There is an avenue that somehow runs the whole of the sixty or so miles from our house all the way to Nanshan Ski Village, the largest ski resort in the Beijing area. We did not know this, unfortunately, and took another route, the one recommended by the map posted on the ski village’s website, which would have been faster if we hadn’t had to stop to ask directions each time the map and the world failed to cohere. We accidentally used the direct route to return home, and it was a little slow because of the traffic, but there was no need to stop for directions, and the avenue led through downtown Miyun, which has a large selection of bridges.

More on that in a moment.

First: the resort. It has a total of two chairlifts and eight runs. Seven of the runs range in difficulty from Beginner to Beginner, which is appropriate, as most of the people at Nanshan Ski Village appear to have put on skis for the very first time only moments ago. (I mean this in a kindly way, of course.) The eighth run is steep and narrow and mogully, and is often polka-dotted with beginners in bright rented ski-suits who have ended up there by mistake, and are frustrated and weeping and sliding down the hill on their bottoms, their lost skis already trapped in the netting several hundred yards below.

The weather was beautiful—cold and dry, sunny one day and partly sunny the next. The snow, though man-made, was pleasantly skiable. Our rooms at the Shirton Inn Villa were fine, and they overlooked Rimbaud Pond, also man-made and pleasingly rectangular. The prices were of course ridiculous and the food less than good and the lift operators less than competent, but once one has accepted the fact that the point of “Skiing in China” is not so much the “Skiing” part as the “in China” part, Nanshan Ski Village is a very easy place to have a good time, and we did.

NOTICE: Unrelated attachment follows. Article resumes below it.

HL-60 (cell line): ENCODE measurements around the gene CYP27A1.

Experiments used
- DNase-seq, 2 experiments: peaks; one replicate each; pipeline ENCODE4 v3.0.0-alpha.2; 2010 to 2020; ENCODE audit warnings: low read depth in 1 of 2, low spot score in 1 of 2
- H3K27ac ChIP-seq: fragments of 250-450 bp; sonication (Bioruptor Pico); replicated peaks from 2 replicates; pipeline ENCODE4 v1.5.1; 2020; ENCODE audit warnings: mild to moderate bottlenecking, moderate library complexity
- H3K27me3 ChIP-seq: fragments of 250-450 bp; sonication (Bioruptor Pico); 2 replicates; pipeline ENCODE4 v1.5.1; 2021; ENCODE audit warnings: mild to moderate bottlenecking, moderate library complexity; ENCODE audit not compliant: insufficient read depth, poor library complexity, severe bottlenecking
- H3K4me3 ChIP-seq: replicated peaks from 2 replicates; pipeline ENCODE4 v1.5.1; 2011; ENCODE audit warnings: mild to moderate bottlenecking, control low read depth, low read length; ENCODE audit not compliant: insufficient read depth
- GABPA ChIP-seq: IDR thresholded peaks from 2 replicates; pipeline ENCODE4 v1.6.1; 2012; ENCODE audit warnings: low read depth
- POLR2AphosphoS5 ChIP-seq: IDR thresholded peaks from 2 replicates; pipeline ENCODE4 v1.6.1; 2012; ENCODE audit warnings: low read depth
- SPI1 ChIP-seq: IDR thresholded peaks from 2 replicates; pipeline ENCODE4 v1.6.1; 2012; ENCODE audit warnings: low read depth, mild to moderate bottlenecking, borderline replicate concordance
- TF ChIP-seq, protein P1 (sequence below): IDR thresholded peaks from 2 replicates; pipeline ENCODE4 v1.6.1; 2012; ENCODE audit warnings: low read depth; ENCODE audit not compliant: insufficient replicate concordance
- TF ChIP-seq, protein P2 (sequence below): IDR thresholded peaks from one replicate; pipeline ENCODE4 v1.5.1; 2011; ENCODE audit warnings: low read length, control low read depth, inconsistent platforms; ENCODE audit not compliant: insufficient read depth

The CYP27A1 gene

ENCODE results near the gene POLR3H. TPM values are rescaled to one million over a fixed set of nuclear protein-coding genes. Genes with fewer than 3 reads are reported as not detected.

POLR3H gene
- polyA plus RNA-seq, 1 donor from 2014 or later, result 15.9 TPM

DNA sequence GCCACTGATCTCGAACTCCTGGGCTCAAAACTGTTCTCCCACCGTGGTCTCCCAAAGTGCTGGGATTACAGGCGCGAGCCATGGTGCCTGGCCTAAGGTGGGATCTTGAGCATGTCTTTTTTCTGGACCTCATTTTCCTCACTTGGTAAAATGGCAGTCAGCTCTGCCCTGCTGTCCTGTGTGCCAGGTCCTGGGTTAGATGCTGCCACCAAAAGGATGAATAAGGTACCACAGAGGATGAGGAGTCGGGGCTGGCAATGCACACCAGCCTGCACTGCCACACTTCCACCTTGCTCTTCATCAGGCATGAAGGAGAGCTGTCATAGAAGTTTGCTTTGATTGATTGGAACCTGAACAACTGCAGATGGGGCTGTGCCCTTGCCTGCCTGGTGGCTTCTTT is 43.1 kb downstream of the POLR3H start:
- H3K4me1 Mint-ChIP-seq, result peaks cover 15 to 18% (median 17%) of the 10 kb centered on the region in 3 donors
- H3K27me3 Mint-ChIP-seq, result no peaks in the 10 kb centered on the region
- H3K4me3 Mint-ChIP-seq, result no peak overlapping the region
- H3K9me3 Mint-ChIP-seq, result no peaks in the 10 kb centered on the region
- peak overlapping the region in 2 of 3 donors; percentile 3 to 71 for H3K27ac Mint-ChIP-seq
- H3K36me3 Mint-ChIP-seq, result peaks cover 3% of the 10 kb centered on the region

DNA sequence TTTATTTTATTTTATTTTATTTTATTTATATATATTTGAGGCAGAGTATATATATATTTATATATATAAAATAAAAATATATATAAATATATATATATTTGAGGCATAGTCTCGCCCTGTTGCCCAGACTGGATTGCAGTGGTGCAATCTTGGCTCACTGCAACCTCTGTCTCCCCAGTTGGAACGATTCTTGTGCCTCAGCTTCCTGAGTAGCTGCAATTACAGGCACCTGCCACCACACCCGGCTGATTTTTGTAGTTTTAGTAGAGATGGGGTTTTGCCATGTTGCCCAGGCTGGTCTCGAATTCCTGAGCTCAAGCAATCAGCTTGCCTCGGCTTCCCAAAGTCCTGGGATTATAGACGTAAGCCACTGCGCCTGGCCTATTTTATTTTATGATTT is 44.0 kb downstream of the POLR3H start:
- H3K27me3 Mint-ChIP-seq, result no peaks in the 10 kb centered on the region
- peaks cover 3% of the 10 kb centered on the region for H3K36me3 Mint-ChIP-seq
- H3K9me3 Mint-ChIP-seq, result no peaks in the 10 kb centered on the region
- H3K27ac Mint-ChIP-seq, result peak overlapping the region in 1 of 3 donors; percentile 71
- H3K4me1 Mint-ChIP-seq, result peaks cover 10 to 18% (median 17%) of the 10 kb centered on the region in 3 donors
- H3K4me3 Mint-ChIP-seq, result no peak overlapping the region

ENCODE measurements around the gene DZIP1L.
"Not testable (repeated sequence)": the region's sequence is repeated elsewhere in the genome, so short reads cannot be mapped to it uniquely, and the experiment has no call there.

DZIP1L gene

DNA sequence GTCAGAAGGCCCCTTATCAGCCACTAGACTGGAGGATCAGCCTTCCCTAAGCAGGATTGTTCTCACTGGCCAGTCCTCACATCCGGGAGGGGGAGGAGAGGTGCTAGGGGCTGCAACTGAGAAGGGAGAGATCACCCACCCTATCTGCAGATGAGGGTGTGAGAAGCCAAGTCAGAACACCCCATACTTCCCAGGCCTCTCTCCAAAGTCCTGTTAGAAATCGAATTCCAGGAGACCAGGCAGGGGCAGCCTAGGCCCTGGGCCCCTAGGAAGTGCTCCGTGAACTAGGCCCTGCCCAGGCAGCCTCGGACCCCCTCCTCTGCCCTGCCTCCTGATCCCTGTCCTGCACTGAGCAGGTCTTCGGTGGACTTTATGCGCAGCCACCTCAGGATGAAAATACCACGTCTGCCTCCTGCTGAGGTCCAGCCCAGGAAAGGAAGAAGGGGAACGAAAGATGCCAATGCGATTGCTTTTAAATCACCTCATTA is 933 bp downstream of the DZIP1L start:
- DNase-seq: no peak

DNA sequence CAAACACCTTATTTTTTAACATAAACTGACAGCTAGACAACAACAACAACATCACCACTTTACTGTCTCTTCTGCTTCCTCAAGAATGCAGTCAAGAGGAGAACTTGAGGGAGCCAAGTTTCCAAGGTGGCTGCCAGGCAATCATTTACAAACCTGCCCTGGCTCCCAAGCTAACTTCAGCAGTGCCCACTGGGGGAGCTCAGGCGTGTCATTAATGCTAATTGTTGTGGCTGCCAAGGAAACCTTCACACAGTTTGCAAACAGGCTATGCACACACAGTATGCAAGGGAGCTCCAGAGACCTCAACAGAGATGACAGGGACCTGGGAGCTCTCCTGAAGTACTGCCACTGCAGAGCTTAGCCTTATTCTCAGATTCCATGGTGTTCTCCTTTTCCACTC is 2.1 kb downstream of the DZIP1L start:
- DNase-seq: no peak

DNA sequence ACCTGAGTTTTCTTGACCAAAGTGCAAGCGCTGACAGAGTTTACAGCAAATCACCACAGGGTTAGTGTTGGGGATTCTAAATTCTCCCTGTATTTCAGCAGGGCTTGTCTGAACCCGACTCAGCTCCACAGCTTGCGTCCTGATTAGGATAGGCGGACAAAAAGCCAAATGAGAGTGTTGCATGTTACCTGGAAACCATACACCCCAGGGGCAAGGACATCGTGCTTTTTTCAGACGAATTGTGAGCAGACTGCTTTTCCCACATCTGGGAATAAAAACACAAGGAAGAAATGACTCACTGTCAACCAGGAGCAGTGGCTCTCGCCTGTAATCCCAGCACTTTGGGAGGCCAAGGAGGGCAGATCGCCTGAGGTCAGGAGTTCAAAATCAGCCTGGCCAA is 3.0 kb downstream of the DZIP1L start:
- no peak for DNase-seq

In addition to the eight ski runs there is also the Toboggan Run, wherein one sits on a small lugelike vehicle on wheels, tucks one’s toddler between one’s legs, and shoots down a very long, very steep, very curvy stainless steel half-pipe; the car has a hand brake, and to scare the hell out of one’s toddler one needs only not use it. Additionally there is a sizable inner-tube run, and a hang-glider on cables, and a little-umbrella-thing on cables, and kiddie snowmobiles, and a Korean sledge; the inner-tube run was expensive and fun, and the other things were expensive and looked fun but we didn’t try them, except for the Korean sledge which was expensive and we never quite figured out what it was or saw anyone going on it. Best of all was a small steep hill off to one side. This hill was free, because there was nothing on it to charge for, and several times I carried Chloe up to the top, and we slid down together, and there were great waves of snow-spray and much amusement on the part of a large group of Cuban tourists and much gnashing of teeth on the part of Chloe’s mother, and we could not possibly have enjoyed it more.

No matter where one goes in the resort, one is never out of hearing range of the fifteen persons with whistles and megaphones who are in charge of standing at the bottom of each run and issuing warnings and threats to anyone who does anything at any time, or of the chairlift-mounted loudspeakers that blast (interspersed with snippets of music composed but not performed by the Gypsy Kings, Rick James, and the Backstreet Boys) lengthy reminders of one’s responsibilities as a skier and guest and human being. For example, if one so much as observes a collision between two other skiers, one is required by law to give one’s identification numbers and contact information to the police. In this sense I am an outlaw.